ADDRESS: 215 SW 4th St, Corvallis, OR
OWNER: Bob Baird
YEARS IN BUSINESS: The Corvallis store opened in 1983, 29 years ago. Ten years earlier, the first Book Bin opened in Albany, Oregon.
WHAT THEY SELL: The Book Bin offers everything for lovers of new and old books, including calendars, cards, legal forms, puzzles, CDs and DVDs, and reading accessories. They specialize in sale books, but you can also find discontinued gems.
WHY YOU SHOULD GO: Trees are spared when books are re-used, and the Book Bin boasts a huge inventory. You may also find your guilty-pleasure magazine when you stop in to support this local, family business.
The Book Bin is a community hang-out and a marketplace for used and new books. The sections for children and literature are particularly strong, but every section contains a deep and wide variety for fans of any genre. The Book Bin team cultivates a community lounge atmosphere, and it smells like a book store should smell. Linger in a chair and thumb through some science fiction, biographies, or guides, and see why the Book Bin is so addictive.
Owner Bob Baird got involved with the Book Bin in 1983. “The owner of the Albany store had seen me around, browsing books, and he approached me at a garage sale to see if I was interested in the book business.” Baird knew he wanted to run a business with his family, and he jumped at the chance to open a Book Bin in Corvallis. “Later on, we opened another store in Salem. We take pride in offering a huge selection, across the board.”
Bob, what’s new at the Book Bin? For over a decade we have offered some new books in addition to used books, but that has really expanded recently. When Borders left town, we made a major commitment to meet local demand for new books. Now that’s a large part of our business. We’re also selling books online, about 20% of sales these days.
Has your business been impacted by the rise of e-books and e-readers? Not too bad. E-book sales plateaued last year, and it seems like there will always be demand for paper books. Many people tell me that e-books don’t smell or feel right, or it’s not as satisfying to click, rather than flip the pages. Truth is, each kind of book has its place.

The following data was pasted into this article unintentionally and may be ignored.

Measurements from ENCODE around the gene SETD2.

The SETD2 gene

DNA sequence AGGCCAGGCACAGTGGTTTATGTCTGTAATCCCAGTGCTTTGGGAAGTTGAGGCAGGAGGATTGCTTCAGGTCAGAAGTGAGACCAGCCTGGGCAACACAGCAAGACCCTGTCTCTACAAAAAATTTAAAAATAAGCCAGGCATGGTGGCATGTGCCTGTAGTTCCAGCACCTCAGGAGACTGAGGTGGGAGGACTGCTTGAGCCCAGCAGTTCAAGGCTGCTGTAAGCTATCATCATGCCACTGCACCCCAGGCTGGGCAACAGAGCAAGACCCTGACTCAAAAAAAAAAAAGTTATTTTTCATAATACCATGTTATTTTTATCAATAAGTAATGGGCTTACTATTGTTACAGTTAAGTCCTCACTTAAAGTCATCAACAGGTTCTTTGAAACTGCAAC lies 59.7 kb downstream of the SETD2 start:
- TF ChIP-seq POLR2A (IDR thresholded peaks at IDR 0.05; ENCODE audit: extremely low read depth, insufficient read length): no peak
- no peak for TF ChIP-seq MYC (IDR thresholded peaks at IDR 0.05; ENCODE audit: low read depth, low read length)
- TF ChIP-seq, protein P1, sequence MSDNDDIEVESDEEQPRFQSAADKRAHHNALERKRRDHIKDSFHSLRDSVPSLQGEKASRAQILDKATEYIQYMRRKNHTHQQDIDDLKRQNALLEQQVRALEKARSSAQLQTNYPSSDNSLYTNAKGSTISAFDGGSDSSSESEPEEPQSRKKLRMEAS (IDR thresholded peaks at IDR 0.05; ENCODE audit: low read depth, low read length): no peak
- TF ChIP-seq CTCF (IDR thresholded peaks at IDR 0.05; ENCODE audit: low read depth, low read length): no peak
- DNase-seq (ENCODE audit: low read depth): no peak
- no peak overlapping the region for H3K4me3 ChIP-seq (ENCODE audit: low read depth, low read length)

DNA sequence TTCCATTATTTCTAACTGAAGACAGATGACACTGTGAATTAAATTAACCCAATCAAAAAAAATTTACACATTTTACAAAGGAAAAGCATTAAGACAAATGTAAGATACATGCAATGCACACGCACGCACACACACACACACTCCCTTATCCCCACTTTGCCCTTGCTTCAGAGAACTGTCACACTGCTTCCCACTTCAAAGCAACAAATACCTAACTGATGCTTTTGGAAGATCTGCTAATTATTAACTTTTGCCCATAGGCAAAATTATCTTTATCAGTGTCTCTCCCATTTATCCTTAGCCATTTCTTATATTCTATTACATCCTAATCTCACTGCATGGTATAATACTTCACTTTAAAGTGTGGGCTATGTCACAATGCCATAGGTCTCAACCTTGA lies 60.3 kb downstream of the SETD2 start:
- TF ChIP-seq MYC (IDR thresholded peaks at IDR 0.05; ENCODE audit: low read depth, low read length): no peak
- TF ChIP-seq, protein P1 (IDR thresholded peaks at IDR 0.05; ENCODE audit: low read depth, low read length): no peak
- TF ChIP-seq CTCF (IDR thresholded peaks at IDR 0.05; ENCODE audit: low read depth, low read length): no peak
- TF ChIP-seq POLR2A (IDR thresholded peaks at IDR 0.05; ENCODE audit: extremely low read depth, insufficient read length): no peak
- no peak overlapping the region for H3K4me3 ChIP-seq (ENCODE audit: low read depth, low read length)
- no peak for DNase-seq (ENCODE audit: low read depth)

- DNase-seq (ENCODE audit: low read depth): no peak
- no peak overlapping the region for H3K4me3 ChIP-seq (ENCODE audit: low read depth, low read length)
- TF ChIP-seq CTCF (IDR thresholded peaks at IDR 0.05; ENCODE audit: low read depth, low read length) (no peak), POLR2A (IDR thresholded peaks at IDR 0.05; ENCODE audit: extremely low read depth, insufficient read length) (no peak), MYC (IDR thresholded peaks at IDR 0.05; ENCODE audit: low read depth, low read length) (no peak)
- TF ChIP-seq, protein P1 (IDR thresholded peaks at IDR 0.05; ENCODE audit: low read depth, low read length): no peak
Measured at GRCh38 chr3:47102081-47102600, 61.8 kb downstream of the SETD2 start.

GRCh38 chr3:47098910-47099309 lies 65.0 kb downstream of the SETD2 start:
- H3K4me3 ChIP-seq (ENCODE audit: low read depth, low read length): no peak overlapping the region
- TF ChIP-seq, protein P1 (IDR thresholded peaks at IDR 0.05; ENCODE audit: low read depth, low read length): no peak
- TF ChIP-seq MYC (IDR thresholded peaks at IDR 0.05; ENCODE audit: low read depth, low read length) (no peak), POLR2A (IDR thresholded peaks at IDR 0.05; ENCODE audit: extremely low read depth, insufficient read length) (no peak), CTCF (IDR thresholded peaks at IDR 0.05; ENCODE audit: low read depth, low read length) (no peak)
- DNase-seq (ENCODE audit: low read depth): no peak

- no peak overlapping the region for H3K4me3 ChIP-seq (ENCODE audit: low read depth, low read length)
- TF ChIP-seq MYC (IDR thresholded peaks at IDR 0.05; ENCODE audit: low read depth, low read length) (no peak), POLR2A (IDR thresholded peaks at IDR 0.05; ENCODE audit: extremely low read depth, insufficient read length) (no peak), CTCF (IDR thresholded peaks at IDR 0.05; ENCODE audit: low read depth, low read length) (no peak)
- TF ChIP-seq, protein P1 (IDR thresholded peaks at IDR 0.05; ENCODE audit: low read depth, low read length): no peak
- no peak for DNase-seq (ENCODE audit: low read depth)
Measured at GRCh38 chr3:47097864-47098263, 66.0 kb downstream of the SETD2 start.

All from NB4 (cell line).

How do local independents impact our community? It’s huge! They keep dollars in the community and hire local people. That’s job creation. In the past ten years, Corvallis has seen big companies coming to town. It’s a miracle so many local, independent retailers have survived. Their dedication keeps them growing, adapting, and supporting one another through the rough patches.
How many people do you employ? Altogether, 37 people work at the Book Bin, including five members of the Baird family. Seven jobs have been added in the last year.
Are there other ways you contribute to the community? We participated in the formation of the Corvallis Independent Business Alliance (CIBA), and I served as its President in the past. We work closely with community members, and provide support when we can. To publicize local events, fund-raisers, and organizations, we have occasionally let folks use one of our downtown window display cases for 1-2 weeks at a time.
What has your business done to model sustainability? Our whole business model is based on re-using books and other media, which have a really long shelf-life. Without a community marketplace for used books, it’s much harder to find a gem. The books you find at yard sales are unpredictable and random. Having a fixed location makes it so much easier for book lovers to find their next favorite used book.
(Interview and article by Kaci Buhl – October 7, 2012)
The Local Business of the Week program is designed to help the Corvallis community identify our locally owned independent businesses by featuring one business each week. The program is part of the Buy Local First campaign co-sponsored by the Corvallis Sustainability Coalition and the Community Independent Business Alliance (CIBA).